By William C. Shelton
(The opinions and views expressed in the commentaries and letters to the Editor of The Somerville Times belong solely to the authors and do not reflect the views or opinions of The Somerville Times, its staff or publishers)
Some high-profile advocates argue that the Green Line Extension should be built because it will stimulate economic and housing development. The mayor is telling regional media and policy makers that the GLX will lead to 30,000 new Somerville jobs and 10,000 new homes. Yes, 10,000!
Indeed, increased commercial-tax-revenue and jobs are essential reasons why we need it. But the Green Line should be extended through Somerville for a more compelling reason: justice.
For almost three generations, no other city in the Commonwealth has borne more burdens to support regional transportation while reaping fewer benefits. We have already paid for the GLX—with a blockaded street grid, crumbling bridges, stunted economic development, lethal pollution, and shortened lives for our citizens.
In the early 1970s, I-93 ripped up East Somerville, demolishing homes, scattering families, and isolating Ten Hills and Assembly Square. But that was the least of its damage.
Public concern regarding air pollution reached its historical peak in 1970. That year the Commonwealth commissioned Bolt Beranek and Newman to quantify the pollution that the I-93 extension would produce, and the Clean Air Act was amended on December 31.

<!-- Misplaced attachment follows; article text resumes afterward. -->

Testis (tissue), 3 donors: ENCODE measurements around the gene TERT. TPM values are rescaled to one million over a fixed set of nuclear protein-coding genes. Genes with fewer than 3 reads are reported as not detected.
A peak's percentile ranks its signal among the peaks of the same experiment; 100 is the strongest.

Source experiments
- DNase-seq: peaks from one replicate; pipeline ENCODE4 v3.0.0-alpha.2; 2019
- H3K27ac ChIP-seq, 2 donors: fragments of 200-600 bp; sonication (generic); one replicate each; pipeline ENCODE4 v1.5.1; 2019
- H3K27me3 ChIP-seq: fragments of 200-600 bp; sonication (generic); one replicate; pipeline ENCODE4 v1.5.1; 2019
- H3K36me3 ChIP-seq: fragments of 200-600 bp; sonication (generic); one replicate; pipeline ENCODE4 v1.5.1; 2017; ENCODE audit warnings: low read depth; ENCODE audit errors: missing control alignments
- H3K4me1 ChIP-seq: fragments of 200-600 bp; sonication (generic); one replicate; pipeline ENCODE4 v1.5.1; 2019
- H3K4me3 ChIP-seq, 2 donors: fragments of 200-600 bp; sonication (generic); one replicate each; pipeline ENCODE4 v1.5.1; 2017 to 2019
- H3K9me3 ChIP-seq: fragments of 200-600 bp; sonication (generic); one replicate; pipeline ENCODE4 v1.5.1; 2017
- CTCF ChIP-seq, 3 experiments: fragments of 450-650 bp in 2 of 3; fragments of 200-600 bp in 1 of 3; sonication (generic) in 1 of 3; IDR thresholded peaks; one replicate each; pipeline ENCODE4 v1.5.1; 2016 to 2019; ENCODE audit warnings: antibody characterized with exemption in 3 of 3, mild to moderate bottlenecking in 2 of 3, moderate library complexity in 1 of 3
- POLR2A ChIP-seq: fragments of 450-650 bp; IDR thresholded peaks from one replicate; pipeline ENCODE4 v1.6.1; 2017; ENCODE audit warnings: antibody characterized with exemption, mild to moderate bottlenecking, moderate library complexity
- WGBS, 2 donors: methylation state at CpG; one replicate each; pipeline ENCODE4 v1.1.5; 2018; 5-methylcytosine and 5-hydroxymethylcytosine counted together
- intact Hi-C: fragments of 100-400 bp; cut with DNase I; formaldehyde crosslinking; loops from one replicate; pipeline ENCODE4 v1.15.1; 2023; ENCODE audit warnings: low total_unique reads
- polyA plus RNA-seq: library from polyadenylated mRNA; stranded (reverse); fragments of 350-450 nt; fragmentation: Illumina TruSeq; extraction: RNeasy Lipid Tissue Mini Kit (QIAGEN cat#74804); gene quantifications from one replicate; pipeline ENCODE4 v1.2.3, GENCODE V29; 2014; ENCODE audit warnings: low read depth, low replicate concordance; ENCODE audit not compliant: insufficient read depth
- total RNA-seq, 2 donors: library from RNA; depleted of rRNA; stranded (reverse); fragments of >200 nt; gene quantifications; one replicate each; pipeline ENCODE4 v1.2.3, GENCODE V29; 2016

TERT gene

BB&N published its study the following April. Even though it underestimated I-93/Route 38 traffic at what would be half it’s actual levels, it pollution at five times the federal limits. Massachusetts buried the report and proceeded with construction, fully aware of the six regulated pollutants’ and lead’s health impacts.
But at the time, few knew that all the vehicles travelling to somewhere else along I-93, McGrath Highway, Route 38, and through Union Square were pumping out far deadlier pollutants.
One of my all-time favorite ‘Villens was Joe Lapiana who, with his wife Dolores, raised a family on Pennsylvania Avenue in the shadow of I-93. They led Somerville Citizens for Adequate Transportation (SCAT), a grassroots group that fought to build the expressway below grade. When he was dying in 2005, there was some question as to whether his heart disease or his lung cancer would kill him first.
Joe had spent much of his life inhaling air that contained up to 1.6 million ultrafine particles per cubic inch, produced by passing cars and trucks. Exhaustive scientific research has established that these particles are killers. Their impact is more lethal than pollutants regulated by the Environmental Protection Agency, and much more local.
That’s why Somerville has such a high incidence of heart disease and lung cancer, even though we have no significant sources of industrial air pollution and below-average incidence of tobacco smoking. The last time I checked, Somerville had the highest number of excess deaths per square mile from heart attacks and lung cancer among Massachusetts’ 351 cities and towns.
In response to SCAT protests and evidence of I-93’s impacts, the Commonwealth in 1972 agreed to build an East Somerville community center, plant trees, and erect walls along the expressway to partially reduce noise and pollution. State officials ended up reneging on even these wholly inadequate “mitigations.”